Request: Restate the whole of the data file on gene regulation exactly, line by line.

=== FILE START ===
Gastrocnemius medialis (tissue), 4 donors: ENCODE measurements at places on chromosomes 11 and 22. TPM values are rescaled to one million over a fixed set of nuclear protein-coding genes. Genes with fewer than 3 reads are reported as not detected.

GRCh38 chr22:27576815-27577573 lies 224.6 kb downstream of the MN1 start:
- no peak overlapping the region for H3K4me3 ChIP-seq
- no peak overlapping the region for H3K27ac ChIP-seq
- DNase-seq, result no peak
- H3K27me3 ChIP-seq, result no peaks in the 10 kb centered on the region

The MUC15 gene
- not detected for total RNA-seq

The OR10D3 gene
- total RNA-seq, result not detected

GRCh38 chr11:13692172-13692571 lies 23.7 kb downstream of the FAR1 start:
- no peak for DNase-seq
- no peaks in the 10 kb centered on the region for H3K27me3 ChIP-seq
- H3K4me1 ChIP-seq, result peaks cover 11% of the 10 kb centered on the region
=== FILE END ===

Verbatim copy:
Gastrocnemius medialis (tissue), 4 donors: ENCODE measurements at places on chromosomes 11 and 22. TPM values are rescaled to one million over a fixed set of nuclear protein-coding genes. Genes with fewer than 3 reads are reported as not detected.

GRCh38 chr22:27576815-27577573 lies 224.6 kb downstream of the MN1 start:
- no peak overlapping the region for H3K4me3 ChIP-seq
- no peak overlapping the region for H3K27ac ChIP-seq
- DNase-seq, result no peak
- H3K27me3 ChIP-seq, result no peaks in the 10 kb centered on the region

The MUC15 gene
- not detected for total RNA-seq

The OR10D3 gene
- total RNA-seq, result not detected

GRCh38 chr11:13692172-13692571 lies 23.7 kb downstream of the FAR1 start:
- no peak for DNase-seq
- no peaks in the 10 kb centered on the region for H3K27me3 ChIP-seq
- H3K4me1 ChIP-seq, result peaks cover 11% of the 10 kb centered on the region